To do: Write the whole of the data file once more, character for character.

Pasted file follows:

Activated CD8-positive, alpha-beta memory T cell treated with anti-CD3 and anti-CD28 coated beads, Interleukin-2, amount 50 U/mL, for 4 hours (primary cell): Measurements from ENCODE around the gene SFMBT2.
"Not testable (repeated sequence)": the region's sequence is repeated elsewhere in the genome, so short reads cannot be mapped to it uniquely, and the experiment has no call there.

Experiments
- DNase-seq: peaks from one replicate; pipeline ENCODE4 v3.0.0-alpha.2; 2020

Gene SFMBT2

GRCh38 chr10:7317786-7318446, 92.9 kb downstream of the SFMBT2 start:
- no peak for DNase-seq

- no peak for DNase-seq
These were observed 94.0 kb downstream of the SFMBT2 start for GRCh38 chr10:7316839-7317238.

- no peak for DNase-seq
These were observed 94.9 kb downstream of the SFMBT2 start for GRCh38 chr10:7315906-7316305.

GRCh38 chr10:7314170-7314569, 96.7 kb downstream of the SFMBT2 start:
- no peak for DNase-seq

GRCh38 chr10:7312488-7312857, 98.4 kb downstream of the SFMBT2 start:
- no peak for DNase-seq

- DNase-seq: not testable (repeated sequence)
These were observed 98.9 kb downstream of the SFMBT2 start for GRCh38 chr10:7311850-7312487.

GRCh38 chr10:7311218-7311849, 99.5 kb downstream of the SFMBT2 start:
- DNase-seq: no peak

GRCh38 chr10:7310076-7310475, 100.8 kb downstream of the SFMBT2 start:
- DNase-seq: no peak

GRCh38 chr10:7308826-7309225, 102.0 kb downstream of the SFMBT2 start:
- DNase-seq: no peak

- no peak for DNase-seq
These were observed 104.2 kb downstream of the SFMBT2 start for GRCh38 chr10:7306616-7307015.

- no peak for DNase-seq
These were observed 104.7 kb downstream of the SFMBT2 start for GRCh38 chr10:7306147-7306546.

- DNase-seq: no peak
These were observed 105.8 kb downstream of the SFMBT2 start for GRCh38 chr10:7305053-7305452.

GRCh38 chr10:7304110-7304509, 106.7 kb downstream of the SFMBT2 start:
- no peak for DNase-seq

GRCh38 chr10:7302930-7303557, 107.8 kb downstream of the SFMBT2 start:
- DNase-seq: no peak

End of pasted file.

Activated CD8-positive, alpha-beta memory T cell treated with anti-CD3 and anti-CD28 coated beads, Interleukin-2, amount 50 U/mL, for 4 hours (primary cell): Measurements from ENCODE around the gene SFMBT2.
"Not testable (repeated sequence)": the region's sequence is repeated elsewhere in the genome, so short reads cannot be mapped to it uniquely, and the experiment has no call there.

Experiments
- DNase-seq: peaks from one replicate; pipeline ENCODE4 v3.0.0-alpha.2; 2020

Gene SFMBT2

GRCh38 chr10:7317786-7318446, 92.9 kb downstream of the SFMBT2 start:
- no peak for DNase-seq

- no peak for DNase-seq
These were observed 94.0 kb downstream of the SFMBT2 start for GRCh38 chr10:7316839-7317238.

- no peak for DNase-seq
These were observed 94.9 kb downstream of the SFMBT2 start for GRCh38 chr10:7315906-7316305.

GRCh38 chr10:7314170-7314569, 96.7 kb downstream of the SFMBT2 start:
- no peak for DNase-seq

GRCh38 chr10:7312488-7312857, 98.4 kb downstream of the SFMBT2 start:
- no peak for DNase-seq

- DNase-seq: not testable (repeated sequence)
These were observed 98.9 kb downstream of the SFMBT2 start for GRCh38 chr10:7311850-7312487.

GRCh38 chr10:7311218-7311849, 99.5 kb downstream of the SFMBT2 start:
- DNase-seq: no peak

GRCh38 chr10:7310076-7310475, 100.8 kb downstream of the SFMBT2 start:
- DNase-seq: no peak

GRCh38 chr10:7308826-7309225, 102.0 kb downstream of the SFMBT2 start:
- DNase-seq: no peak

- no peak for DNase-seq
These were observed 104.2 kb downstream of the SFMBT2 start for GRCh38 chr10:7306616-7307015.

- no peak for DNase-seq
These were observed 104.7 kb downstream of the SFMBT2 start for GRCh38 chr10:7306147-7306546.

- DNase-seq: no peak
These were observed 105.8 kb downstream of the SFMBT2 start for GRCh38 chr10:7305053-7305452.

GRCh38 chr10:7304110-7304509, 106.7 kb downstream of the SFMBT2 start:
- no peak for DNase-seq

GRCh38 chr10:7302930-7303557, 107.8 kb downstream of the SFMBT2 start:
- DNase-seq: no peak